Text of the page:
I finally have a day off work. Last night I convinced myself I was going to get away today, for the sake of my sanity. I told myself I would book a room for one night in a strange hotel just outside Joshua Tree State Park, or a cheap, pretty spa in Palm Springs, or some random place in Santa Monica. Just to be in a new town all by myself, cooped up in a lonely hotel room, reading and writing to my heart’s content, with no distractions. I told myself this is the vacation I needed: to put miles between me and this place I work too hard in, to drive on a stretch of road and let my mind wander, to walk some strange downtown street at night, beneath yellow lanterns, through a cold February wind, clutching my arms across my chest and feeling lost. I told myself this was the only way I might get any perspective on my day off.
Then I woke up today and decided to give myself a vacation right here, in my apartment complex. I cleaned the bathroom, and it felt good. I made myself an english muffin breakfast, and it felt good. I did a series of stretches with the large glass patio doors as my scenery, overlooking the stream and the trees and the birds. I made three cups of matcha tea. I cut oranges, and it felt good.
I’ve needed a day away, and I’m getting it. Without even getting into the car.
Sometimes I wonder if my frequent desire and need for self-reflection, perspective, and newfound goals is what everyone else my age is doing. Then I try to look back and I realize that this isn’t even normal for me, really. I have always been thoughtful and a sucker for daydreaming, but this feels different. Every morning, I wake up with an intense hunger for self-reflection and deep thought about how I can live the life I want to live. How to create and spread happiness. I just have come to really love sitting with myself, wondering about my intentions in living.
I read Haunted by Chuck Palahniuk a while back. I thought of this passage just now:
“‘Every breath you take is because something has died.’ Something or someone lived and died so you could have this life.
This mountain of dead, they lift you into daylight. He says, ‘Will the effort and energy and momentum of their lives…’
How will it find you?
How will you enjoy their gift?
Leather shoes and fried chicken and dead soldiers are only a tragedy
if you waste their gift
sitting in front of the television. Or stuck in traffic. Or stranded at some airport.
‘How will you show all the creatures of history?’ he says.
How will you show their birth and death were worthwhile?”
Morbid, but beautifully written. It’s a unique way of saying something that has been said a thousand times before, in a thousand ways. ”Today is a gift, that’s why it’s called the present.” ”Don’t throw away today.” But I think it says something more.
I am beginning to realize that I want my life to have more intention than just to be a good person, walk a straight line, and smile. To love. To worry less.
I want to “justify the dead,” in a way.
“What will you do today? How will you justify it? That mountain of dead animals and ancestors on which you stand.”
Yesterday, my coworker asked me if I’m still a vegetarian. He asked why and how long I’ve been eating this way. We went to high school together and I’m sure he can recall me joining the carpool headed to In n Out after a long rehearsal. I started rambling off the same answers I always give, like how I started dating someone a few years ago who was very interested in veganism and after watching documentaries and reading books, it just sort of stuck. But then I found myself saying something more. I told him that if I’m honest, I probably would have gone back to eating whatever food is around after this guy and I broke up, just because it was easier and what everyone else was doing—except that something really significant happened in my life right after I learned about veganism. My aunt’s colon cancer progressed to a point in which she was given a few months left. I visited her a lot with my mom, and on certain nights, stayed awake in “shifts,” as we called them. Mom would stay up for a few hours while Uncle Rick and I tried to sleep, then I would wake up and let mom and Rick try to sleep. Then Rick. And when my aunt woke up and needed to go the bathroom, Mom and I helped her. I remember sitting on the bathroom floor for nearly an hour one night, waiting for her to finish things, even though nothing was even happening. She was responding to an urge that no longer functioned. She was in a state of confusion from morphine. She didn’t make sense anymore. I remember changing the bandages that held the colostomy bag on her back. I remember the paper thin of her skin, the smell of her hair, the sheer fragility of my aunt, who was such a small woman now, night by night blowing away into the wind.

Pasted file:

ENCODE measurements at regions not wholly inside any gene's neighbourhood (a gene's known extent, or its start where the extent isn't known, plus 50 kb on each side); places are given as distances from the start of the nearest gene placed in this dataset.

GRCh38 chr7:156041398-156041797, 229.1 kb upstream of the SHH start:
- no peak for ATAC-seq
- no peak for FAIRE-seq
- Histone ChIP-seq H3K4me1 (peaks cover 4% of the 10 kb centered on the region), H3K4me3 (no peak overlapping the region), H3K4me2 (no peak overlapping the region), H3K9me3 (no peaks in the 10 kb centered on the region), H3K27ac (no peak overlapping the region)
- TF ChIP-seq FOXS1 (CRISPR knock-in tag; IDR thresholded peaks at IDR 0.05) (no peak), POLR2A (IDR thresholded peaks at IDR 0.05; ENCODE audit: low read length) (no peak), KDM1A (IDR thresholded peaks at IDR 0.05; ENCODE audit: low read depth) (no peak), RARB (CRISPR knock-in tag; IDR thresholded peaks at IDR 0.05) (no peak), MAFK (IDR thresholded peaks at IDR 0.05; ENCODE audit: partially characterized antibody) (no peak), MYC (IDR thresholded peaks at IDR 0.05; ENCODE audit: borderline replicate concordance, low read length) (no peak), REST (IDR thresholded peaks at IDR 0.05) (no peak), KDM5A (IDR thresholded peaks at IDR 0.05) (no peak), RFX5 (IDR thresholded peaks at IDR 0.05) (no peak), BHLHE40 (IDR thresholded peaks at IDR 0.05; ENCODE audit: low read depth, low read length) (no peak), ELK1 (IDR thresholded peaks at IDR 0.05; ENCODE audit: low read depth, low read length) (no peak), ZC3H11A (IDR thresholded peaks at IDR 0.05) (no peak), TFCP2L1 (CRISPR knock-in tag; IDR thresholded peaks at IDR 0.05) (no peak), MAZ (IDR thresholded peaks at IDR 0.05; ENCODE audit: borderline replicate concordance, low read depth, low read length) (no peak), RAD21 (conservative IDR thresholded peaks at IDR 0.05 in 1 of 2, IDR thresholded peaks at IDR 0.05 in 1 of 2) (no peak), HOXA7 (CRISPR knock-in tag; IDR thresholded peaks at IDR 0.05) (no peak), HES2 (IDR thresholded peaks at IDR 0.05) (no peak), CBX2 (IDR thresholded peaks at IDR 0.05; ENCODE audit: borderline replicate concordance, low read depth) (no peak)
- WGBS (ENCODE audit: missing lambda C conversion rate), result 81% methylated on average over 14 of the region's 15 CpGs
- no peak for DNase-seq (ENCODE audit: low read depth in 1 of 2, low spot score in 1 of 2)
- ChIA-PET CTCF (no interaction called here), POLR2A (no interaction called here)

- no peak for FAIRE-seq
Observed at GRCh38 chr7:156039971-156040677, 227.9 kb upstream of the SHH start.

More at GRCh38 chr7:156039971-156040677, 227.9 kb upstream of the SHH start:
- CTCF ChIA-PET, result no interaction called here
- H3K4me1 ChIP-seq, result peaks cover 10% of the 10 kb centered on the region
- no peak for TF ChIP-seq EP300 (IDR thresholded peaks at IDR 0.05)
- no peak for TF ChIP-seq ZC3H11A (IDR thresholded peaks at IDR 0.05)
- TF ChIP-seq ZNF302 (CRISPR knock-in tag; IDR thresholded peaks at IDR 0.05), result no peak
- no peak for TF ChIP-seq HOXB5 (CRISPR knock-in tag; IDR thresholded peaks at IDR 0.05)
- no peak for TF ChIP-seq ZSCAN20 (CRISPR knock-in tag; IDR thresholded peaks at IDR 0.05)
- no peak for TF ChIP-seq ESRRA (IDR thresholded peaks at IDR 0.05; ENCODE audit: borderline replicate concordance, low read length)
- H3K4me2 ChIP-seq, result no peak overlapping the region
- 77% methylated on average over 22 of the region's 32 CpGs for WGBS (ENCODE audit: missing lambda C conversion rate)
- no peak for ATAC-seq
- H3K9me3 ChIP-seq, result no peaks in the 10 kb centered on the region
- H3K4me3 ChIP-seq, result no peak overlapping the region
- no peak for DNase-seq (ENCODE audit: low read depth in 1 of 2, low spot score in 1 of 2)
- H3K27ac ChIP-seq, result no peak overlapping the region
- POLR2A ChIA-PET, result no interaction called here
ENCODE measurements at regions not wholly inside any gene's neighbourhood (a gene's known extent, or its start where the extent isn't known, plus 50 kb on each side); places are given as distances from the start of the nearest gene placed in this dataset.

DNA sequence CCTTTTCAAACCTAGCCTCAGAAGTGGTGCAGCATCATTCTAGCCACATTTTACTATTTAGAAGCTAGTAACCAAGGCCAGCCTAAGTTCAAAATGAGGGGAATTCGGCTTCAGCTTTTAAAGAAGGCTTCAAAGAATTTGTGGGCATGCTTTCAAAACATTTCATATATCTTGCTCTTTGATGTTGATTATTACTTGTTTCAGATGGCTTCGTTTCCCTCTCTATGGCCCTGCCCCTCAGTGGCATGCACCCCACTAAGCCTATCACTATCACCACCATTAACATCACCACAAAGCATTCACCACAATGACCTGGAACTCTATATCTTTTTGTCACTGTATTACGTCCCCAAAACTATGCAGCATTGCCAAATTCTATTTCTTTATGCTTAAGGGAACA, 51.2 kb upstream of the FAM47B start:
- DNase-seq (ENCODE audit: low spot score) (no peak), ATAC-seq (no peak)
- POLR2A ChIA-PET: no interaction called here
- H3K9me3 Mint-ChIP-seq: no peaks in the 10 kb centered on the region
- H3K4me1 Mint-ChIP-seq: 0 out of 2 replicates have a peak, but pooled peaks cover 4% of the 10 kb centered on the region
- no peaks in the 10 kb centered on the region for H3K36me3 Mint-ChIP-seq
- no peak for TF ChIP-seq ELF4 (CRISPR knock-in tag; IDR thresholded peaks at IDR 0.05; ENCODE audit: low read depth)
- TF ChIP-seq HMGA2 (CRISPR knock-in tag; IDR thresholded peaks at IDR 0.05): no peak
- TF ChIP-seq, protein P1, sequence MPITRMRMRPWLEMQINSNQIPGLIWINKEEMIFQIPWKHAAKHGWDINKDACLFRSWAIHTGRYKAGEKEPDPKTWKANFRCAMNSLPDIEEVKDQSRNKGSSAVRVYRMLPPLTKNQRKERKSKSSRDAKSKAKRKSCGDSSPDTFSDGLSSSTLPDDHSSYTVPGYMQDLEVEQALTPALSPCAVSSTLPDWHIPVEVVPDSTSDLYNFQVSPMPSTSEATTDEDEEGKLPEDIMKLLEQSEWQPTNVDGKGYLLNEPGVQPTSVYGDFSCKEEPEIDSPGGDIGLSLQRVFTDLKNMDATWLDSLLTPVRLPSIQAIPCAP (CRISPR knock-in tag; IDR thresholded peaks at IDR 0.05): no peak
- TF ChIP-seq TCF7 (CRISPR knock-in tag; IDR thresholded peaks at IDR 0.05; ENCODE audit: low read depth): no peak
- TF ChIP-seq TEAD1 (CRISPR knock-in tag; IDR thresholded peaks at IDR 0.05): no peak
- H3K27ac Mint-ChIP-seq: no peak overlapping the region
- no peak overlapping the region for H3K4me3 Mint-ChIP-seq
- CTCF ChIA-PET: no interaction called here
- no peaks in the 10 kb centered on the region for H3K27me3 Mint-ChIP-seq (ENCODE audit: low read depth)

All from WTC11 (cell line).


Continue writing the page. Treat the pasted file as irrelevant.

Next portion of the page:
“Every breath you take is because something has died.”
I find myself now, two years after I approached veganism, two years after my aunt passed away, two years after my first experience with a new kind of hurt, the kind that happens when someone you love leaves your life before they should have. And I realize that I want the way I live now to do her justice. To be a testament to all that I’ve learned about how living any lifestyle has consequences, good or bad. My aunt inspires me and keeps me going on this path of intention and trying at all costs to avoid disease. I love her, I think of her every day, and I think she would so love to sit on my couch with me, at 22 years old, chatting and drawing with pastels and burning incense.
Today I’m getting away. My vacation is in my mind. And I’m finally able to sit here and really process these intense, passionate thoughts. It has been raining for over an hour now. I’m headed to the jacuzzi.